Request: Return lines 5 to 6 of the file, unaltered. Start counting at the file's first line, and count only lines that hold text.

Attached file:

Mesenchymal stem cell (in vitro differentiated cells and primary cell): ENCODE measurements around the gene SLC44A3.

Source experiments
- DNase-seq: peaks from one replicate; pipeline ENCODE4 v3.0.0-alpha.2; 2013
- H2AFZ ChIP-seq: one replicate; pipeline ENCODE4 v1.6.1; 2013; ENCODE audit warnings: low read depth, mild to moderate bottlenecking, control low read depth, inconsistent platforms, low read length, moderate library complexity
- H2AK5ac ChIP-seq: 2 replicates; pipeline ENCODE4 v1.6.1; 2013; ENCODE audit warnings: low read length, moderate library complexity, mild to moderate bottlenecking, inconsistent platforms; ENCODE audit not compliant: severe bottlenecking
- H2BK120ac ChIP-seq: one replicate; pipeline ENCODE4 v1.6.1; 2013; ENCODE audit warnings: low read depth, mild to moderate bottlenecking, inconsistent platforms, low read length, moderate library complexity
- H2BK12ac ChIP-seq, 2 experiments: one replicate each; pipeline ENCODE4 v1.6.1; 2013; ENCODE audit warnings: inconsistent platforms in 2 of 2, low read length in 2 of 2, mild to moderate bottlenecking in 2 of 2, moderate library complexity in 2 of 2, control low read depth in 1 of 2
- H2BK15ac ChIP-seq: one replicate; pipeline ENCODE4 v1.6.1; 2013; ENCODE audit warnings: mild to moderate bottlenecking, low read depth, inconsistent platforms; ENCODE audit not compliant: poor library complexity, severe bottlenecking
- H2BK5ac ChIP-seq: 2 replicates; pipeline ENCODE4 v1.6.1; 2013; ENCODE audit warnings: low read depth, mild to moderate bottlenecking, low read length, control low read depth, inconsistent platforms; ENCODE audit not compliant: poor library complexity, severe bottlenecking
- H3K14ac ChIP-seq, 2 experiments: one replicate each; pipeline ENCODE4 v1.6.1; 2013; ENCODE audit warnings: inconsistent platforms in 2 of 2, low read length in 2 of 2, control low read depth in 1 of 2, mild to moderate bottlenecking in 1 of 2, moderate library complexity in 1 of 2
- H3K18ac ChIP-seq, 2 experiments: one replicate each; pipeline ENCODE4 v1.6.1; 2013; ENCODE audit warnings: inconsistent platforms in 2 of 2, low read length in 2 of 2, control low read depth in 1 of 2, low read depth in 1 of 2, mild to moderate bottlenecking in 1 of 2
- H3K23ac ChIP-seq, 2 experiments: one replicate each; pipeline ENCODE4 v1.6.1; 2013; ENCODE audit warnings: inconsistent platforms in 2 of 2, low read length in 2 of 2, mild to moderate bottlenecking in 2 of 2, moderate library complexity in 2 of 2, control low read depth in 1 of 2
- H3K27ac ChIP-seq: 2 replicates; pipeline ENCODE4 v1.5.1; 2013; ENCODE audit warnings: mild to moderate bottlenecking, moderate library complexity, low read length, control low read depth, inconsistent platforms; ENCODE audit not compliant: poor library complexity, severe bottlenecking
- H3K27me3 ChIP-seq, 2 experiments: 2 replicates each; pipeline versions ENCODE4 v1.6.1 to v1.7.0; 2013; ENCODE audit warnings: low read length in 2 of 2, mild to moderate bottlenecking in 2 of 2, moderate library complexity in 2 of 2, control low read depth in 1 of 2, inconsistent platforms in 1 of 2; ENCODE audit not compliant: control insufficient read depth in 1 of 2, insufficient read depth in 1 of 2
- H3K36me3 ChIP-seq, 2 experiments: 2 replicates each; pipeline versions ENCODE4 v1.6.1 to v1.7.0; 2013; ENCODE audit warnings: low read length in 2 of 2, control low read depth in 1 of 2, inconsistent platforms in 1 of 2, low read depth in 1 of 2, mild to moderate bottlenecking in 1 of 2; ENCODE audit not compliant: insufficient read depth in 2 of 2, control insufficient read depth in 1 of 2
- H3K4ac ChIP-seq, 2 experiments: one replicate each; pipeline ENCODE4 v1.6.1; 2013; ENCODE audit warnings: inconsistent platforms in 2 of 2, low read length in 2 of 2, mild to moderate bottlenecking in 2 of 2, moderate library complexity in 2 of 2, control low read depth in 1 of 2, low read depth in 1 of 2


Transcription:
- H2AK5ac ChIP-seq: 2 replicates; pipeline ENCODE4 v1.6.1; 2013; ENCODE audit warnings: low read length, moderate library complexity, mild to moderate bottlenecking, inconsistent platforms; ENCODE audit not compliant: severe bottlenecking
- H2BK120ac ChIP-seq: one replicate; pipeline ENCODE4 v1.6.1; 2013; ENCODE audit warnings: low read depth, mild to moderate bottlenecking, inconsistent platforms, low read length, moderate library complexity